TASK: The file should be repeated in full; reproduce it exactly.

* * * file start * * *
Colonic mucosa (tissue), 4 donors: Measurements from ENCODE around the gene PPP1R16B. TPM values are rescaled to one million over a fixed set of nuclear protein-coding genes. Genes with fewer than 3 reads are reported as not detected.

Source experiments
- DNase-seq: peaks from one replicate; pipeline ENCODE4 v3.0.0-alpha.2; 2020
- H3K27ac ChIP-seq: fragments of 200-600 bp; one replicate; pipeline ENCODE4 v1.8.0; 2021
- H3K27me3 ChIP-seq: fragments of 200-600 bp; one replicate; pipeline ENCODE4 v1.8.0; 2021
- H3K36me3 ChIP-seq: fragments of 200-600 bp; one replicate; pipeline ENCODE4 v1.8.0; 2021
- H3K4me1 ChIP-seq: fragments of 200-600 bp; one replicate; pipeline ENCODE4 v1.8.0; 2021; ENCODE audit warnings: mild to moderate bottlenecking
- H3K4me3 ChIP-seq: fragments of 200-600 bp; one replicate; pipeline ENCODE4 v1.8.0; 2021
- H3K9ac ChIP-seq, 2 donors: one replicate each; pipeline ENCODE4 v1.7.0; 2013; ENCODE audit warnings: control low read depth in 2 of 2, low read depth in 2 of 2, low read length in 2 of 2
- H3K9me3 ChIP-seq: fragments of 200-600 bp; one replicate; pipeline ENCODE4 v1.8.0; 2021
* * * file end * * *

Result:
Colonic mucosa (tissue), 4 donors: Measurements from ENCODE around the gene PPP1R16B. TPM values are rescaled to one million over a fixed set of nuclear protein-coding genes. Genes with fewer than 3 reads are reported as not detected.

Source experiments
- DNase-seq: peaks from one replicate; pipeline ENCODE4 v3.0.0-alpha.2; 2020
- H3K27ac ChIP-seq: fragments of 200-600 bp; one replicate; pipeline ENCODE4 v1.8.0; 2021
- H3K27me3 ChIP-seq: fragments of 200-600 bp; one replicate; pipeline ENCODE4 v1.8.0; 2021
- H3K36me3 ChIP-seq: fragments of 200-600 bp; one replicate; pipeline ENCODE4 v1.8.0; 2021
- H3K4me1 ChIP-seq: fragments of 200-600 bp; one replicate; pipeline ENCODE4 v1.8.0; 2021; ENCODE audit warnings: mild to moderate bottlenecking
- H3K4me3 ChIP-seq: fragments of 200-600 bp; one replicate; pipeline ENCODE4 v1.8.0; 2021
- H3K9ac ChIP-seq, 2 donors: one replicate each; pipeline ENCODE4 v1.7.0; 2013; ENCODE audit warnings: control low read depth in 2 of 2, low read depth in 2 of 2, low read length in 2 of 2
- H3K9me3 ChIP-seq: fragments of 200-600 bp; one replicate; pipeline ENCODE4 v1.8.0; 2021